Household food insecurity, hunger and undernutrition remain critical issues; the poor nutritional status of smallholder farmers has been a consistent problem in Ethiopia (CSA, 2011). Lack of dietary diversity and micronutrient-dense food consumption, and child feeding practices contribute to the high rates of child undernutrition. This and related factors leave children to low birth weight, short stature, lower resistance to infections, and higher risk of disease and death (Kalle et al., 2015). In the study area, most rural households consume mainly staples (Bealu et al., 2017), which are high in carbohydrates, but low in nutrients and vitamins. The consumption of micronutrient rich foods by smallholder farmer is insufficient. Traditional bread is the most common food item (Annet, 2015). However, cereal based diets are recognized as monotonous, lacking essential micronutrients and contributing to malnutrition and micronutrient deficiencies, especially in children, who need energy and nutrient-dense food to grow and develop both physically and mentally (Vakili et al., 2013). This paper addresses a research question: What are the main determinants of household dietary diversity (HDD) among wheat dominated rural households in Sinana District of Oromia region? The rest of the paper proceeds as follows. Section two explains study site, descriptions of the nature of data, measurement of variables and analytical methods are explained. Section three presents result and discussion. Descriptive statistics is first provided followed by results of rigorous econometric results with detailed discussion. The last section summarizes the paper.


Description of the study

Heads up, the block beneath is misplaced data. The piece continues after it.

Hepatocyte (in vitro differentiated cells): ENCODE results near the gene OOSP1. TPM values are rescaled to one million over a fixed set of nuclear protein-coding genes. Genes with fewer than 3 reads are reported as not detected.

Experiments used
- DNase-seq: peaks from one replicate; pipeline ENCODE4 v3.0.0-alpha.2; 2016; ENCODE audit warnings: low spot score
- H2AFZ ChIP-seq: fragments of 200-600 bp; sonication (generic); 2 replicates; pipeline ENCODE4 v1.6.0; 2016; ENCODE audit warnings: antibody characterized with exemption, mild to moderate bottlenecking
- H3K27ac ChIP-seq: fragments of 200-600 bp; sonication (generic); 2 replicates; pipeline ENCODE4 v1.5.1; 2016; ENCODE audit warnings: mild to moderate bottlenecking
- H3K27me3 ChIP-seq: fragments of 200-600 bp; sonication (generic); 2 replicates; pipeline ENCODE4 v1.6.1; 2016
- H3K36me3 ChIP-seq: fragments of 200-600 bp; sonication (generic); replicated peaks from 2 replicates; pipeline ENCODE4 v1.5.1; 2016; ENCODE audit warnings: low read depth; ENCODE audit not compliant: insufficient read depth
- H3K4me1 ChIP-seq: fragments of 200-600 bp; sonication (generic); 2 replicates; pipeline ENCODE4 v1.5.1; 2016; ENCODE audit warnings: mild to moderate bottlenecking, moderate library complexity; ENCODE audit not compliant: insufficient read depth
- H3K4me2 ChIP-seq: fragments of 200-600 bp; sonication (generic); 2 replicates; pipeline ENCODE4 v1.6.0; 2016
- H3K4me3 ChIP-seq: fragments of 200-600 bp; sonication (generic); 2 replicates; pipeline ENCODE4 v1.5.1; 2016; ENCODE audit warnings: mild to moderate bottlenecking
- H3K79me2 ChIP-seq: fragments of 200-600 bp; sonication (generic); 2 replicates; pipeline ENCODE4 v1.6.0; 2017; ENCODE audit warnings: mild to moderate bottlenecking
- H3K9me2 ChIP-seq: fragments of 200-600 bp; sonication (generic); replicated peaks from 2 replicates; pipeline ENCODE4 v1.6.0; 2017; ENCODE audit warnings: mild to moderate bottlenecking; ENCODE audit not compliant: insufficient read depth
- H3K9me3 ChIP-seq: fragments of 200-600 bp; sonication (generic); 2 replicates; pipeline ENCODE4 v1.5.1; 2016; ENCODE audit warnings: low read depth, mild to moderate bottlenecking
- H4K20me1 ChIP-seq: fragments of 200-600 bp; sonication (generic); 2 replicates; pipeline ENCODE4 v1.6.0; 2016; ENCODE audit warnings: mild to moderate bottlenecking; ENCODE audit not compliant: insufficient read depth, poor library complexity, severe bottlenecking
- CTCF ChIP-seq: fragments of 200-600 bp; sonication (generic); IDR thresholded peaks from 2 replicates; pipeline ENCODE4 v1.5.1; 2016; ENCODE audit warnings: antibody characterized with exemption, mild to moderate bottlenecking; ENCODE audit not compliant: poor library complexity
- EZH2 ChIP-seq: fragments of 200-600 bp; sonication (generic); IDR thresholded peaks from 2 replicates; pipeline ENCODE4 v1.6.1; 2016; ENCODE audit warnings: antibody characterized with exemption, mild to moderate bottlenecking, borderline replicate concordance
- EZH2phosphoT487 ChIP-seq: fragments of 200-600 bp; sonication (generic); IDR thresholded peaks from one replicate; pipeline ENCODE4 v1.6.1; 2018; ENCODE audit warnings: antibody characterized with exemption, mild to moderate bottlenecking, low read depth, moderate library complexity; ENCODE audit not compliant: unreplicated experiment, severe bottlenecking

The study area, Sinana District, is located in Bale zone about 412 km southwest of Addis Ababa, the capital city of Ethiopia. Sinana is located between 6° 55’ 00’’ to 7° 18’ 00 N longitude and 39° 53’ 00’’ to 40° 26’ 00’’ East latitude. The total area of the District is about 1168km2.The administrative center of the District is Robe town and District has 22 rural Kebeles. The total population of the District is 164,124 of which 86,324 are males and 77,800 are females (CSA, 2015). Agriculture is the main source of livelihoods in Sinana District. The type of agriculture within the community includes animal rearing and production of different crops such as wheat, barely,    maize,   bean,   field   pea,   potato,   teff.  “Wheat”  is   the dominant crop and stable food of the community.

Data collection

Both primary and secondary data of quantitative and qualitative nature were used for this study. Primary data were collected using household survey. Data on household dietary diversity were collected using a dietary diversity questionnaire developed by FAO. Respondents were visited at their homes during the survey and women/caregivers or people responsible for food preparation responded to the questionnaire. In addition, Focus Group Discussions (FGDs) and key informant interviews were used to generate qualitative nature of primary data. Secondary information from published and unpublished documents and reports from relevant organization were gathered and incorporated with the primary data.